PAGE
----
Kronos: Southern African Histories
This article analyses the bed installation in Simon Gush’s Red exhibit to draw attention to the ‘sleep-in’ aspect of the 1990 East London Mercedes-Benz strike. It shows how the strike narrative’s emphasis on the shop workers and Nelson Mandela’s flawless red Mercedes-Benz automatically insulates the strike’s central sleep-in component from the topic of queer desire. By revealing Red’s beds and the acts thereon as the strike narrative’s ‘queer limit’, the article uses Gush and Emma Sulkowicz’s techniques to reinvent the sleep-in as a complex space of homosociality and queer self-discovery. Doing so builds on Gush’s installations and uses performance to deliberately ‘pervert’ the strike’s collective memory and offer up strategies for queer critique in (South) African historiography.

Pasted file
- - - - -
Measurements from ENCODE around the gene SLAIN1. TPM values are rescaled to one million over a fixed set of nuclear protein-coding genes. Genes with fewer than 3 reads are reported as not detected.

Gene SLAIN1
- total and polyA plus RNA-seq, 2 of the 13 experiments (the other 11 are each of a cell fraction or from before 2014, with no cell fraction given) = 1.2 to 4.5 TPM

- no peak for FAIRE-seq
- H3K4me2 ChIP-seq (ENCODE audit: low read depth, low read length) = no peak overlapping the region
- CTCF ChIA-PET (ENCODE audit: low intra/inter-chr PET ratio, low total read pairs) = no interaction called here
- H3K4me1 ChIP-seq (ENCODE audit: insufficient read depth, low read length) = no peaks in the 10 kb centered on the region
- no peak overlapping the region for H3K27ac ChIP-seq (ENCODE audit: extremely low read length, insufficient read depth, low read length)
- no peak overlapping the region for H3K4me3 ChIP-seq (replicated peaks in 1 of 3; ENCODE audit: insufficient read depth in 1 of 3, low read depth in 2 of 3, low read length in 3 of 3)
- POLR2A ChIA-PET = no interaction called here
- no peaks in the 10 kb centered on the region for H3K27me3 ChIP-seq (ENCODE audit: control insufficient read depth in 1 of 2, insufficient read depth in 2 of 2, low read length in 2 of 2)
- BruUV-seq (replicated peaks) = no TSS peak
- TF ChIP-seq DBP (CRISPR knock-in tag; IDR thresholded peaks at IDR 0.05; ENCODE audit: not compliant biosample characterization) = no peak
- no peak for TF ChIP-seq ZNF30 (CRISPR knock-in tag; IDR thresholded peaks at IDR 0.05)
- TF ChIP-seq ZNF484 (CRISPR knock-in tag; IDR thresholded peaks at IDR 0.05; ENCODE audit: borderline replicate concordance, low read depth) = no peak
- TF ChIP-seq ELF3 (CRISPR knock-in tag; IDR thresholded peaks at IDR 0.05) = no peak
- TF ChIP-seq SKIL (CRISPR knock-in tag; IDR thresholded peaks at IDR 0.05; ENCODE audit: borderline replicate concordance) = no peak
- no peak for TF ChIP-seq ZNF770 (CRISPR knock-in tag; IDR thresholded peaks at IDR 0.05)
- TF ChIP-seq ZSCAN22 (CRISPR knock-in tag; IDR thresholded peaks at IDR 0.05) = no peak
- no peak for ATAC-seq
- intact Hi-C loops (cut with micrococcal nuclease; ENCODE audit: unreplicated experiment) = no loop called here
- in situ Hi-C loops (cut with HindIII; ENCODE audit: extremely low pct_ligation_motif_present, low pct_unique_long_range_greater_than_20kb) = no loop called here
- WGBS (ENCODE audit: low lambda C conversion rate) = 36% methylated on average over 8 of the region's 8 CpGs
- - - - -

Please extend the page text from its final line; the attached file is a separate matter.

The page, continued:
Licensed under a Creative Commons Attribution–ShareAlike 4.0 International license (CC BY–SA 4.0)
James, Elliot, "Screwing the Assembly Line: Queerness, Art-Making and Mandela's Mercedes-Benz," in "Red Assembly: The Work Remains," ed. Leslie Witz, Helena Pohlandt-McCormick, Gary Minkley, and John Mowitt, special issue, Kronos: Southern African Histories 42, no. 1 (2016): 56-70.
Originally published in Kronos: Southern African Histories vol. 42, no. 1 (2016). Available from publisher at http://dx.doi.org/10.17159/2309-9585/2016/v42a4